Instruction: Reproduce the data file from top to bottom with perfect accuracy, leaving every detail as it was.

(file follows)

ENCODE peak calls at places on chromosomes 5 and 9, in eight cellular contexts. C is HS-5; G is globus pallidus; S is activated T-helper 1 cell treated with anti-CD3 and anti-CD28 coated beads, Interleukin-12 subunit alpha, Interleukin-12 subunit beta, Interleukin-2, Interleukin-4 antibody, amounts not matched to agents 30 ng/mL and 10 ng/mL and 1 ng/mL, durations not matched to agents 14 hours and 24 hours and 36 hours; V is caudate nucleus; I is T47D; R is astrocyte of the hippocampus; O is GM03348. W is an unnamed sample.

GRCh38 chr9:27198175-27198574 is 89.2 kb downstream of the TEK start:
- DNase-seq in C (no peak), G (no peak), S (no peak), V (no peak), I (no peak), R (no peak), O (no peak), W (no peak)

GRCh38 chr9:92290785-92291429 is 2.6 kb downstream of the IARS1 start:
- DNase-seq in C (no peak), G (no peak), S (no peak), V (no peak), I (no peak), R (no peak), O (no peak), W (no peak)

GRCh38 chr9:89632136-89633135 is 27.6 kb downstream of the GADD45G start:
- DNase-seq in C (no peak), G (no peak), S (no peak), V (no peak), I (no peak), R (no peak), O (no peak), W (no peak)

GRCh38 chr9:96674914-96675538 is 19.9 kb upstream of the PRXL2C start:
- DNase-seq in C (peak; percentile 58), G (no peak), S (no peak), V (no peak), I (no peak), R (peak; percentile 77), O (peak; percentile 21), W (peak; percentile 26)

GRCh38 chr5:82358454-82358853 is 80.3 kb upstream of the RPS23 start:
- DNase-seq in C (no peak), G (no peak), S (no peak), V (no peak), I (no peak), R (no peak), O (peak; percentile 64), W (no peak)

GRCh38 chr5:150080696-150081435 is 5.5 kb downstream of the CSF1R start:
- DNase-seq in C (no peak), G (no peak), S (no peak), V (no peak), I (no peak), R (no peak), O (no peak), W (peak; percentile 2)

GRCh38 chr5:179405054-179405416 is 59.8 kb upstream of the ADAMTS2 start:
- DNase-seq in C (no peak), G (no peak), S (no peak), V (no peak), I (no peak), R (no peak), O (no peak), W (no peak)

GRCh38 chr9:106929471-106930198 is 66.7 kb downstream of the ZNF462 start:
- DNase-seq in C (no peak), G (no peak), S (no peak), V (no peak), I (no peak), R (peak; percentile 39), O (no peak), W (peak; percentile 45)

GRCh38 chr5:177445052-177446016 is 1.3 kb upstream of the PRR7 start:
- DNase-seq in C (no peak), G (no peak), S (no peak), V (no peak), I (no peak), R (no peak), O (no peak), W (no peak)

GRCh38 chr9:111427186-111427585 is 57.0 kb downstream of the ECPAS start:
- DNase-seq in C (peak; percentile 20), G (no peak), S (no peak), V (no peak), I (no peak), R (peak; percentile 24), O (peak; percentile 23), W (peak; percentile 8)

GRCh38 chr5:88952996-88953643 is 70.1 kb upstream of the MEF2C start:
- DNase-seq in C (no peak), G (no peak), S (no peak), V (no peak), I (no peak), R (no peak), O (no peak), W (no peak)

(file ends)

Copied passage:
ENCODE peak calls at places on chromosomes 5 and 9, in eight cellular contexts. C is HS-5; G is globus pallidus; S is activated T-helper 1 cell treated with anti-CD3 and anti-CD28 coated beads, Interleukin-12 subunit alpha, Interleukin-12 subunit beta, Interleukin-2, Interleukin-4 antibody, amounts not matched to agents 30 ng/mL and 10 ng/mL and 1 ng/mL, durations not matched to agents 14 hours and 24 hours and 36 hours; V is caudate nucleus; I is T47D; R is astrocyte of the hippocampus; O is GM03348. W is an unnamed sample.

GRCh38 chr9:27198175-27198574 is 89.2 kb downstream of the TEK start:
- DNase-seq in C (no peak), G (no peak), S (no peak), V (no peak), I (no peak), R (no peak), O (no peak), W (no peak)

GRCh38 chr9:92290785-92291429 is 2.6 kb downstream of the IARS1 start:
- DNase-seq in C (no peak), G (no peak), S (no peak), V (no peak), I (no peak), R (no peak), O (no peak), W (no peak)

GRCh38 chr9:89632136-89633135 is 27.6 kb downstream of the GADD45G start:
- DNase-seq in C (no peak), G (no peak), S (no peak), V (no peak), I (no peak), R (no peak), O (no peak), W (no peak)

GRCh38 chr9:96674914-96675538 is 19.9 kb upstream of the PRXL2C start:
- DNase-seq in C (peak; percentile 58), G (no peak), S (no peak), V (no peak), I (no peak), R (peak; percentile 77), O (peak; percentile 21), W (peak; percentile 26)

GRCh38 chr5:82358454-82358853 is 80.3 kb upstream of the RPS23 start:
- DNase-seq in C (no peak), G (no peak), S (no peak), V (no peak), I (no peak), R (no peak), O (peak; percentile 64), W (no peak)

GRCh38 chr5:150080696-150081435 is 5.5 kb downstream of the CSF1R start:
- DNase-seq in C (no peak), G (no peak), S (no peak), V (no peak), I (no peak), R (no peak), O (no peak), W (peak; percentile 2)

GRCh38 chr5:179405054-179405416 is 59.8 kb upstream of the ADAMTS2 start:
- DNase-seq in C (no peak), G (no peak), S (no peak), V (no peak), I (no peak), R (no peak), O (no peak), W (no peak)

GRCh38 chr9:106929471-106930198 is 66.7 kb downstream of the ZNF462 start:
- DNase-seq in C (no peak), G (no peak), S (no peak), V (no peak), I (no peak), R (peak; percentile 39), O (no peak), W (peak; percentile 45)

GRCh38 chr5:177445052-177446016 is 1.3 kb upstream of the PRR7 start:
- DNase-seq in C (no peak), G (no peak), S (no peak), V (no peak), I (no peak), R (no peak), O (no peak), W (no peak)

GRCh38 chr9:111427186-111427585 is 57.0 kb downstream of the ECPAS start:
- DNase-seq in C (peak; percentile 20), G (no peak), S (no peak), V (no peak), I (no peak), R (peak; percentile 24), O (peak; percentile 23), W (peak; percentile 8)

GRCh38 chr5:88952996-88953643 is 70.1 kb upstream of the MEF2C start:
- DNase-seq in C (no peak), G (no peak), S (no peak), V (no peak), I (no peak), R (no peak), O (no peak), W (no peak)